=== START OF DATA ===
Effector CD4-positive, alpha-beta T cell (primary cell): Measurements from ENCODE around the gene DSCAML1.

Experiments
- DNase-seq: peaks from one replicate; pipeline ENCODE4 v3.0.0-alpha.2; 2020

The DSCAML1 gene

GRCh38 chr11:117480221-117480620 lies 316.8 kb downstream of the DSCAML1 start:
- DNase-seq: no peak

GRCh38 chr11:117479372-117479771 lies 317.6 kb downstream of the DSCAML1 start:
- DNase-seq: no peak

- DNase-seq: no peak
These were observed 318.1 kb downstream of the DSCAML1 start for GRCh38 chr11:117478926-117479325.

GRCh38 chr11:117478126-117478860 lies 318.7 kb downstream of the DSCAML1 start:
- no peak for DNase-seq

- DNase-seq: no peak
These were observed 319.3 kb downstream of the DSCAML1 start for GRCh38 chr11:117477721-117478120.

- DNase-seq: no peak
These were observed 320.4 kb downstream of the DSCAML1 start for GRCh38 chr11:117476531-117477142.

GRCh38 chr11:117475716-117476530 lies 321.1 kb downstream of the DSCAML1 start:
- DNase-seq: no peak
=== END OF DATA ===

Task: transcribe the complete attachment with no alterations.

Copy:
Effector CD4-positive, alpha-beta T cell (primary cell): Measurements from ENCODE around the gene DSCAML1.

Experiments
- DNase-seq: peaks from one replicate; pipeline ENCODE4 v3.0.0-alpha.2; 2020

The DSCAML1 gene

GRCh38 chr11:117480221-117480620 lies 316.8 kb downstream of the DSCAML1 start:
- DNase-seq: no peak

GRCh38 chr11:117479372-117479771 lies 317.6 kb downstream of the DSCAML1 start:
- DNase-seq: no peak

- DNase-seq: no peak
These were observed 318.1 kb downstream of the DSCAML1 start for GRCh38 chr11:117478926-117479325.

GRCh38 chr11:117478126-117478860 lies 318.7 kb downstream of the DSCAML1 start:
- no peak for DNase-seq

- DNase-seq: no peak
These were observed 319.3 kb downstream of the DSCAML1 start for GRCh38 chr11:117477721-117478120.

- DNase-seq: no peak
These were observed 320.4 kb downstream of the DSCAML1 start for GRCh38 chr11:117476531-117477142.

GRCh38 chr11:117475716-117476530 lies 321.1 kb downstream of the DSCAML1 start:
- DNase-seq: no peak